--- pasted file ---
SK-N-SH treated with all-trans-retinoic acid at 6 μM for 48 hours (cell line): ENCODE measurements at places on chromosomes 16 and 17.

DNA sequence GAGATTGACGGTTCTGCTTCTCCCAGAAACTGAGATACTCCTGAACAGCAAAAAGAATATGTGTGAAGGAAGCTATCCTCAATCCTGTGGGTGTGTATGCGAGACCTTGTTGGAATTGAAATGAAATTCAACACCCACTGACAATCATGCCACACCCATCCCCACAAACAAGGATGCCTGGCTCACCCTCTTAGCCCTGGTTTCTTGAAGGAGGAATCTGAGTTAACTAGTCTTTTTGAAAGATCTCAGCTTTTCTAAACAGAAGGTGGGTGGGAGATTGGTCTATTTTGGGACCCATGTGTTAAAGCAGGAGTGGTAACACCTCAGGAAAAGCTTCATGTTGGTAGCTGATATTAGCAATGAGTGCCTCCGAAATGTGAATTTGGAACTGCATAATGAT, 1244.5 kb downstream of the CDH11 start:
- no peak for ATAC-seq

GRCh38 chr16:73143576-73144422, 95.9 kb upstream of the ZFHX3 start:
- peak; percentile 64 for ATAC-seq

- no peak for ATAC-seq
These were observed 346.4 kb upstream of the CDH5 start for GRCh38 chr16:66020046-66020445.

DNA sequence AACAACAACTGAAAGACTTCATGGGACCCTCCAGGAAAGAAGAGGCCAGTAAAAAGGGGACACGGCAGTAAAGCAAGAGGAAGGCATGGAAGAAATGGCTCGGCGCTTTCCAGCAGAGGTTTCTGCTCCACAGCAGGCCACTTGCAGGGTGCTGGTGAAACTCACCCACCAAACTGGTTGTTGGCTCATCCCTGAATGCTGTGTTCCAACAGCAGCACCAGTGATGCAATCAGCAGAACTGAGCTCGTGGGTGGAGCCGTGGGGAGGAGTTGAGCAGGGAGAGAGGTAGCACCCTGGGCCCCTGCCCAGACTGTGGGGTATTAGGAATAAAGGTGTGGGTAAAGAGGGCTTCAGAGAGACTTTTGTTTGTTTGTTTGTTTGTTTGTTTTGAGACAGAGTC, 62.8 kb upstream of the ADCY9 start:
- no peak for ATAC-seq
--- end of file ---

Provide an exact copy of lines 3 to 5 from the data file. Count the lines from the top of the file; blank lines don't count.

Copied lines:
- no peak for ATAC-seq

GRCh38 chr16:73143576-73144422, 95.9 kb upstream of the ZFHX3 start:
- peak; percentile 64 for ATAC-seq